In this light, we have been applying new semi-parametric methods for defining biomarkers of exposure. The methods rely on estimating models of predicted exposure versus (for instance) gene expression. In one case, we have occupational benzene exposure as well as 20,000+ gene expression measures on around 144 samples from workers in China. In addition, we also have other demographic and behavioral factors. Our goal is to 1) find the best possible predictor of benzene exposure from the list of expression values and 2) find which of these gene expressions contribute the most to accurate prediction of benzene exposure. As opposed to assuming an arbitrary, our team has combined both machine learning algorithms (specifically, the Superlearner; van der Laan, Polley and Hubbard, 2008) and the robust estimation methods of targeted maximum likelihood (van der Laan and Rubin, 2007) to accomplish both goals. The Superlearner is a combination of many other machine learning algorithms and is thus, extremely flexible, though, capable of producing a very simple model if the data suggest that is the best fit. Our results suggest that exposure can be characterized with surprising accuracy by expression biomarkers, and the particular biomarkers involved have suggestions for important biological consequences from benzene exposure. In addition, these results do not arise when conventional procedures (e.g., simple linear regression) techniques are used. These types of estimation methods will have important consequences for how we examine the data from the various projects in the Program.
The methodological work of Drs. Mark van der Laan and Alan Hubbard has focused on biomarkers of exposure via ‘omic technologies and their recent work (Birkner, et al. 2005) has been to augment their original proposal for a new Gene Set Enrichment Analysis (GSEA) using machine learning algorithms to include the so-called SuperLearner (van der Laan, Polley and Hubbard, 2007). The SuperLearner creates a predictor that combines several different learners (e.g., neural nets, stepwise regression, POLYCLASS, Kooperberg, et al., 1999, etc.), which means that the space of models it considers is huge. After the fit is completed, the researchers construct a test statistic, such as a likelihood ratio statistic. This is compared to the permutation distribution (the entire algorithm is run on a large set of permutations of the original data). A recent set of simulations suggests this procedure is very powerful for finding sets of genes that have complicated relationships with some outcome (e.g., disease status). The theoretical power of the test is that it is data-adaptive so that, as sample size increases, the algorithm will automatically search more aggressively for patterns all the while still providing proper type I error control. This procedure has wide applicability to many of the data/questions procedure by other projects in the Program as a whole.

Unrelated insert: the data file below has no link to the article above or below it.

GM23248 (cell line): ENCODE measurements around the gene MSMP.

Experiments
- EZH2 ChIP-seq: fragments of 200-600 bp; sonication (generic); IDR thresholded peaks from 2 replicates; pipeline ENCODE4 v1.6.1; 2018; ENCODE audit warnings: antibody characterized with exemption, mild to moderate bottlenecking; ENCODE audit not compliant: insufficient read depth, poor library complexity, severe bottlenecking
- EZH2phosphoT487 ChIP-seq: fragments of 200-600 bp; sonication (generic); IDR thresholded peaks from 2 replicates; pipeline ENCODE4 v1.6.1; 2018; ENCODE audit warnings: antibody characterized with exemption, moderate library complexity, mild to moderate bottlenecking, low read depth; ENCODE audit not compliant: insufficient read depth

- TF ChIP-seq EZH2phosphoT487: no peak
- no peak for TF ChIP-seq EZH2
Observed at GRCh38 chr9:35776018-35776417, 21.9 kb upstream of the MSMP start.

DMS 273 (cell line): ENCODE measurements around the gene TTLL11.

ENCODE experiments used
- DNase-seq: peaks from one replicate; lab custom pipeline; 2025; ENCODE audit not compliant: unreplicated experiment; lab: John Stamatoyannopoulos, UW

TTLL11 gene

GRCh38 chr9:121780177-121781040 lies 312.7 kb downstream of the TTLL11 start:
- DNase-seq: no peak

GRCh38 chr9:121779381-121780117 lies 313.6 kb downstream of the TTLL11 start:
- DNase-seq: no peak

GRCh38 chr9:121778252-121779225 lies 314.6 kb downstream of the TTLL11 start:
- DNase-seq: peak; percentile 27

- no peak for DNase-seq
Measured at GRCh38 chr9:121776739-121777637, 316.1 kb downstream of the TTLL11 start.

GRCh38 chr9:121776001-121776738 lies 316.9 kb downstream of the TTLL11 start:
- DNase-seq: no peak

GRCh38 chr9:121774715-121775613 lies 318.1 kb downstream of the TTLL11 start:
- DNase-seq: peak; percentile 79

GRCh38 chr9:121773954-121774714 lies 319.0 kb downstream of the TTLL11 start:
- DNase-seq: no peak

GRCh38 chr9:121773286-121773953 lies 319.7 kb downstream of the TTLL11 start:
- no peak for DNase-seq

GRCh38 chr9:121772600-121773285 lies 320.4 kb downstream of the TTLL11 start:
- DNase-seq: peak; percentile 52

The researchers have continued their use of variable importance procedures to augment their prediction-based algorithms to find a list of biomarkers that reflect the importance of each variable (say gene expression) to the variability of exposure (say arsenic). These parameters are an alternative to other proposals for measuring variable importance (the relative importance of a variable in predicting an outcome) and these parameter estimates have the additional virtue that, if one makes certain assumptions on the data-generating distribution, they have a causal interpretation. They have recently augmented these procedures by using the relationship of one variable (one gene expression) to the association of another variable on exposure – the technique produces a interesting distance matrix that is a function not just of the relationship of variables (gene expressions) to one another, but to their relationships as biomarkers (predictors) of exposure. The result has been to produce new potential networks of biomarkers in their relationship to exposure.
For Dr. Mark van der Laan and Dr. Alan Hubbard, interaction with colleagues performing research within the overall center has motivated the creation of a new multiple testing procedure, the quantile-function based multiple testing procedure (van der Laan and Hubbard, 2006), that remedies some of the efficiency issues in the original re-sampling procedures (Dudoit, et al., 2004). A recent methods paper motivated by the projects applied work on biomarkers of benzene exposure (authored by a post-doctoral student with the Computational Biology Core) compared different methods for controlling family wise error rate (FWER) and found that the researchers recently proposed technique performed well to other techniques, such as the permutation test, in a variety of data-generating distribution settings (Chen, et al., 2007).